Only a couple of tiny tweaks to the libraries are needed to make them build; I started with build scripts for just the audio codecs from this project, added in libtheora, and started adapting parts of one of the Theora data dump examples.


Finish up the YCbCr->RGB conversion, add audio decoding & output, and some kind of sync and seeking, and …… this could replace the old Java Cortado app we use as a fallback player on Wikipedia for browsers that don’t run WebM or Theora.

Web Workers could be used to push decoding to a background thread, depending on whether overhead is problematic.

Crazy idea: provide an HTML5 <video>-style DOM interface, integrate into TimedMediaHandler as a drop-in replacement


  • Audio sync may be difficult to achieve.
  • Audio output APIs — need to confirm what’s consistently available.
  • Performance is surprisingly good on a desktop; I have no doubt this will be sufficient for playback in Safari and IE if audio & sync can be managed.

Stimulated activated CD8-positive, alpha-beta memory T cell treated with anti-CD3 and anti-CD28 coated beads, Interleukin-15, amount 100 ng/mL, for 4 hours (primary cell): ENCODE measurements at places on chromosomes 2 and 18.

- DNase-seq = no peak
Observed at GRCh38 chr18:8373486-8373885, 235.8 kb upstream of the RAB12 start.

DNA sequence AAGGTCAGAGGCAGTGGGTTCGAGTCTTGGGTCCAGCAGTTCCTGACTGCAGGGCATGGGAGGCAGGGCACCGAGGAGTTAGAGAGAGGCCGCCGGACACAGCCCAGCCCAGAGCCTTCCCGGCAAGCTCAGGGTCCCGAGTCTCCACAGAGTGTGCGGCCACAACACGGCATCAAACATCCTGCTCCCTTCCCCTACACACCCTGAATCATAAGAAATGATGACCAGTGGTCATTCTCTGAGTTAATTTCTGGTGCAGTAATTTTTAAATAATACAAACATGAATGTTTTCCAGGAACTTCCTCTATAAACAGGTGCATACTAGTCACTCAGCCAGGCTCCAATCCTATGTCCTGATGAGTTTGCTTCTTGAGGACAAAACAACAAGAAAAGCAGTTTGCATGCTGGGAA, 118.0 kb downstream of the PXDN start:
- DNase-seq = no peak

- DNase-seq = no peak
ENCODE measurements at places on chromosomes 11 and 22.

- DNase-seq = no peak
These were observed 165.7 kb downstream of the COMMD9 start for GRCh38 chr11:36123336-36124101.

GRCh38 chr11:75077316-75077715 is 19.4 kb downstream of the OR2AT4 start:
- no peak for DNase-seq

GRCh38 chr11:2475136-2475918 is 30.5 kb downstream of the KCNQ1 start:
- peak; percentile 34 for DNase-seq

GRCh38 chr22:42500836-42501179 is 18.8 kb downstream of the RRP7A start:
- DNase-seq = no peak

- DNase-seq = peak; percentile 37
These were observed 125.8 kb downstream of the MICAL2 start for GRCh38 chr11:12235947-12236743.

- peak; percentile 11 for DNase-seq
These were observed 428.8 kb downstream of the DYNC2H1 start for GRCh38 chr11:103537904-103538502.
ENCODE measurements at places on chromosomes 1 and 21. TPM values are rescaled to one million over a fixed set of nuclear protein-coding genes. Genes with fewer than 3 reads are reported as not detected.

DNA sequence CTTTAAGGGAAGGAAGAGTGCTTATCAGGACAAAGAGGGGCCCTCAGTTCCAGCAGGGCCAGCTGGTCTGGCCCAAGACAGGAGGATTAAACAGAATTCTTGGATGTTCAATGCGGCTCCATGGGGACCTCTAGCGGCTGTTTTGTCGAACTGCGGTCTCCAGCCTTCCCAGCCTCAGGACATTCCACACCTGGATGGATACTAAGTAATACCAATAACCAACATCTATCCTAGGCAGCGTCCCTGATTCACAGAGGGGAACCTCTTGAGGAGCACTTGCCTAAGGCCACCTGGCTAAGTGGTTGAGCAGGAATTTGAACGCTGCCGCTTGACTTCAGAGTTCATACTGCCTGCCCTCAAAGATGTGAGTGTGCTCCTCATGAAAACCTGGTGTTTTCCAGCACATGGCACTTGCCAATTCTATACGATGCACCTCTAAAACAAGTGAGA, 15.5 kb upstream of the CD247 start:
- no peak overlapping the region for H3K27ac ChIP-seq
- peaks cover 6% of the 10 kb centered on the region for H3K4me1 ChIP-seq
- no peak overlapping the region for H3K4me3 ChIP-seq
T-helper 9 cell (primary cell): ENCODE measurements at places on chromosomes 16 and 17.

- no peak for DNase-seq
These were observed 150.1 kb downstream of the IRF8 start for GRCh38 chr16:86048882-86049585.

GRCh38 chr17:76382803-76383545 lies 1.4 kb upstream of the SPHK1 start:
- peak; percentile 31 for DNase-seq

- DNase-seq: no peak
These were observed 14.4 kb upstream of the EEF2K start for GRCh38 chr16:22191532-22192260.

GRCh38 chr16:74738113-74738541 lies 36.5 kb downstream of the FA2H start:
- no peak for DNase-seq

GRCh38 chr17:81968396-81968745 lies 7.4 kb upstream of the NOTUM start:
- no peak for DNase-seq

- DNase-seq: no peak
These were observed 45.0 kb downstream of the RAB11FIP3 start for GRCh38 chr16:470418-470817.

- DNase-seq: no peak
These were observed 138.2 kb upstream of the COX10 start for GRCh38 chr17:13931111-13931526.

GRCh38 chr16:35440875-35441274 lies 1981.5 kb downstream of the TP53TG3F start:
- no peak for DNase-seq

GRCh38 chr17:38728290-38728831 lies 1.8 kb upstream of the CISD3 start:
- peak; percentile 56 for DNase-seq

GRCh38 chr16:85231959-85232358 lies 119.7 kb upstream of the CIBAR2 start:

• Performance is not so good on my test iPod Touches; it might be fun to tune and optimize but I would expect to get much better results from a native app on iOS.
  • There doesn’t seem to be a good universal way to do progressive data reads from an XMLHttpRequest; it may be necessary to buffer portions of the file by running multiple requests for subranges of the file, which is NOT pretty.
  • IE 10 doesn’t support ArrayBuffer.slice(). Currently this prevents the demo from running, but it’s not actually needed.


Ada Initiative: help support women (and everybody else) in Open Source!

The Ada Initiative is raising money for their programs supporting women in open source, open culture, and geekdom in general. They’ve reached about 70% of their fundraising goal… can you help them reach $100k by Saturday?

Like it or not, there are widespread issues with poor behavior, outright harassment, and creepy misogynistic tendencies in our beloved nerd communities:

  • free/open source software
  • gaming
  • Wikipedia
  • science-fiction fandom
  • atheism/skepticism
  • etc

Having grown up, worked, or dabbled in all of those communities, I’m often saddened by the continued negative experiences that many women have had and continue to have. The issues that Ada Initiative deal with affect many men and other social subgroups of all sorts, too — LGBTQ folks, people with depression or other mental illness, etc — which matters to me because so many of my coworkers and friends fall into some of those categories.

I’d like to see us move away from glorifying douchebaggery in all forms, and towards respectful participation for all! Care to help?


Donate now

HDMI 1080p60 capture or decimation needed for mobile demos